Published on 27th October, 2018, in Indian Express
The latest edition of the Express Adda in New Delhi hosted author and mythologist Devdutt Pattanaik. In a discussion moderated by The Indian Express Literary Editor Pratik Kanjilal, Pattanaik talked about what’s making women speak out, the many Ramayanas and why religion is not an adversary of queer love.
On the #MeToo movement
In Hindu mythology, there is the fundamental idea of Matsya Nyaaya, the law of the fish. The crude English translation is jungle law — where the predator runs after the prey. There is nothing immoral about it because the predator is doing it for food, for sustenance, for survival. When the human starts to devour other human beings in order to indulge his sense of self, something has gone wrong. He has lost his humanity. And this is what has happened. Suddenly people are calling it out and saying that “we will not be prey to people who are devouring people”. And it is a psychological devouring, where I disrespect you, I disrespect your space, I disrespect your body. In fact, I disrespect you so much that I have turned you into an object. That’s the movement in philosophical terms. This is what the cry is about. You cannot violate me. You are devouring me, and this is unacceptable. I am another human being, I have boundaries and rules.
On action, reaction and the cycle of things
It’s a cyclical thing. The Jains have the concept of avasarpini-utasarpini, going up and down, good times and bad times, and therefore, you find a wave of ideas coming, as one idea leads to another. Like World War II forced people to acknowledge women in the workplace; they had to work in factories in many parts of the world. When the war was over, women were asked to go back home, and they were like, “no, we are not going back home”. And the world changed. Once that wave comes, and when you start talking about equality, people start talking about sexuality. So, one thing leads to another. Every action has a reaction. So, when insecure men behave in extremely pathetic ways, you do have secure women standing up and raising points. This will have consequences on relationships between men and women, relationships in power spaces, and what will be considered appropriate and inappropriate.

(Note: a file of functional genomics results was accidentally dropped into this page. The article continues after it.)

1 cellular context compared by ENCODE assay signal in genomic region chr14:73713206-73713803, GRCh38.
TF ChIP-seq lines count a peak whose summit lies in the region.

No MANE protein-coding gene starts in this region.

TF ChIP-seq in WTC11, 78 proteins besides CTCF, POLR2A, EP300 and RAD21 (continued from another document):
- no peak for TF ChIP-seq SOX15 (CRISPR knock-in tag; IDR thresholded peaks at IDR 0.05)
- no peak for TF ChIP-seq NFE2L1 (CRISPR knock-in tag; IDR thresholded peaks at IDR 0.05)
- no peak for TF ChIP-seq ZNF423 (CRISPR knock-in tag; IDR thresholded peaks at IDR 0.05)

On Section 377, religion and queer love
It was December 11, which also is my birthday, in 2013, when I heard that Section 377 had been upheld and homosexuality has been recriminalised. I was devastated. I wept so much. It was the most heart-wrenching moment because I felt betrayed by the Indian state.
I like to let my work talk about it, but I went out of my way to write books about queer sexuality in the Indic traditions — Jainism, Buddhism and Hinduism. Later, I wrote a book titled I Am Divine So Are You (2017), which spoke of how Buddhism, Jainism and Hinduism are allies of queer sexuality, and not adversaries. And it was sponsored by the Church of Sweden. Religion is always somehow weirdly presented as an adversary of sexuality. There are whole bodies of knowledge that are being shoved aside by people and I am driven by the desire to get Saraswati out of the closet. Saraswati belongs everywhere, she has to flow everywhere. And I work really hard to make knowledge accessible.
On reaching out to a young audience
How do I contextualise mythology and contemporise it for a young person going to college who only has time for Instagram.
That’s my target market, because if I don’t talk to that generation, who do I talk to? And how do you make it cool without trivialising it. They are smart people, it’s just that the language is different. And you have to figure out a way of touching them, so that’s my challenge. So when I wrote about sexuality and my idea of feminism, it was based on my mythological knowledge. For me, everything comes from mythology. Mythology is the map of the human mind. So anything that exists in the human mind, I’ll find something in mythology.
On tradition vs modernity
Modern people invent tradition. Because modern people want to feel “liberal” and “modern”, they will construct a past that is conservative. And you see that in writings all the time. So Sita has to be this creature who has no voice of her own. But when you actually read the Valmiki Ramayana, you’ll be like, ‘this lady seems to have a voice’. In fact, there’s a dialogue where Ram says, ‘Whenever I ask her to do anything, she says ‘no’.’